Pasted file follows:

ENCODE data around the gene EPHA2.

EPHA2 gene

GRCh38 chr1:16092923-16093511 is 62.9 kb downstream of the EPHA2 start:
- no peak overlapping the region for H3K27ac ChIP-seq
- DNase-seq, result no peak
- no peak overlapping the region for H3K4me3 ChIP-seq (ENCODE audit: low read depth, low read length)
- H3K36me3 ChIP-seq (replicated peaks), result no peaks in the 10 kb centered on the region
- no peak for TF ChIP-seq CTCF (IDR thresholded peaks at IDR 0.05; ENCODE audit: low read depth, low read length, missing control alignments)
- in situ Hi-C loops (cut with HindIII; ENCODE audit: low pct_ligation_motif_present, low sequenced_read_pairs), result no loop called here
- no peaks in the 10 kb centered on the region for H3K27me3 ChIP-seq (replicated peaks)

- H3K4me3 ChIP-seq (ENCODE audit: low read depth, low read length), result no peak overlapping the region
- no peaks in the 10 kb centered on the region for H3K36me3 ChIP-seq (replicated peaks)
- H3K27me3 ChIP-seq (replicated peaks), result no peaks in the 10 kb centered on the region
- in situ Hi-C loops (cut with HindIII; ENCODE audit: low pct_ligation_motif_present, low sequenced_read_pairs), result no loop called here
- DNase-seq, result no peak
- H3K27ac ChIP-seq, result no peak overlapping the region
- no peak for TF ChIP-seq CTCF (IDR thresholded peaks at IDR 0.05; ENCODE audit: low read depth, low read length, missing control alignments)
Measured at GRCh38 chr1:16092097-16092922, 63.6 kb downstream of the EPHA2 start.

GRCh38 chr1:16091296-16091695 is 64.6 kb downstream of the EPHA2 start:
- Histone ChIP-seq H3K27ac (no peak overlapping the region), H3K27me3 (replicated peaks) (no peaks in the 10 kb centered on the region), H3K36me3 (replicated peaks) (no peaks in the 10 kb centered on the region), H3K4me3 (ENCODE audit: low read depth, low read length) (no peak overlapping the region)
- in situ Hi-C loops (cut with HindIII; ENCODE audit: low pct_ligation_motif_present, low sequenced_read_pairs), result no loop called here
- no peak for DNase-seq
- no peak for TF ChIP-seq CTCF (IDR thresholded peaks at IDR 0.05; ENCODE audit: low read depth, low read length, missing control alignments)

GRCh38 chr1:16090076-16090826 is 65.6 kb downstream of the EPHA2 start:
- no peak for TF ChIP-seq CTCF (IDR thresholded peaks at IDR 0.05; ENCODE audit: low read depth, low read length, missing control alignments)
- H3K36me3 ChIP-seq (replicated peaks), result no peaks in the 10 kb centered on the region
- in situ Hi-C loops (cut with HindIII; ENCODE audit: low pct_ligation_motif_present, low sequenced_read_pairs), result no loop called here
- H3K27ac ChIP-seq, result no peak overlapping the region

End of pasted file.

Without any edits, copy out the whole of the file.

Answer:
ENCODE data around the gene EPHA2.

EPHA2 gene

GRCh38 chr1:16092923-16093511 is 62.9 kb downstream of the EPHA2 start:
- no peak overlapping the region for H3K27ac ChIP-seq
- DNase-seq, result no peak
- no peak overlapping the region for H3K4me3 ChIP-seq (ENCODE audit: low read depth, low read length)
- H3K36me3 ChIP-seq (replicated peaks), result no peaks in the 10 kb centered on the region
- no peak for TF ChIP-seq CTCF (IDR thresholded peaks at IDR 0.05; ENCODE audit: low read depth, low read length, missing control alignments)
- in situ Hi-C loops (cut with HindIII; ENCODE audit: low pct_ligation_motif_present, low sequenced_read_pairs), result no loop called here
- no peaks in the 10 kb centered on the region for H3K27me3 ChIP-seq (replicated peaks)

- H3K4me3 ChIP-seq (ENCODE audit: low read depth, low read length), result no peak overlapping the region
- no peaks in the 10 kb centered on the region for H3K36me3 ChIP-seq (replicated peaks)
- H3K27me3 ChIP-seq (replicated peaks), result no peaks in the 10 kb centered on the region
- in situ Hi-C loops (cut with HindIII; ENCODE audit: low pct_ligation_motif_present, low sequenced_read_pairs), result no loop called here
- DNase-seq, result no peak
- H3K27ac ChIP-seq, result no peak overlapping the region
- no peak for TF ChIP-seq CTCF (IDR thresholded peaks at IDR 0.05; ENCODE audit: low read depth, low read length, missing control alignments)
Measured at GRCh38 chr1:16092097-16092922, 63.6 kb downstream of the EPHA2 start.

GRCh38 chr1:16091296-16091695 is 64.6 kb downstream of the EPHA2 start:
- Histone ChIP-seq H3K27ac (no peak overlapping the region), H3K27me3 (replicated peaks) (no peaks in the 10 kb centered on the region), H3K36me3 (replicated peaks) (no peaks in the 10 kb centered on the region), H3K4me3 (ENCODE audit: low read depth, low read length) (no peak overlapping the region)
- in situ Hi-C loops (cut with HindIII; ENCODE audit: low pct_ligation_motif_present, low sequenced_read_pairs), result no loop called here
- no peak for DNase-seq
- no peak for TF ChIP-seq CTCF (IDR thresholded peaks at IDR 0.05; ENCODE audit: low read depth, low read length, missing control alignments)

GRCh38 chr1:16090076-16090826 is 65.6 kb downstream of the EPHA2 start:
- no peak for TF ChIP-seq CTCF (IDR thresholded peaks at IDR 0.05; ENCODE audit: low read depth, low read length, missing control alignments)
- H3K36me3 ChIP-seq (replicated peaks), result no peaks in the 10 kb centered on the region
- in situ Hi-C loops (cut with HindIII; ENCODE audit: low pct_ligation_motif_present, low sequenced_read_pairs), result no loop called here
- H3K27ac ChIP-seq, result no peak overlapping the region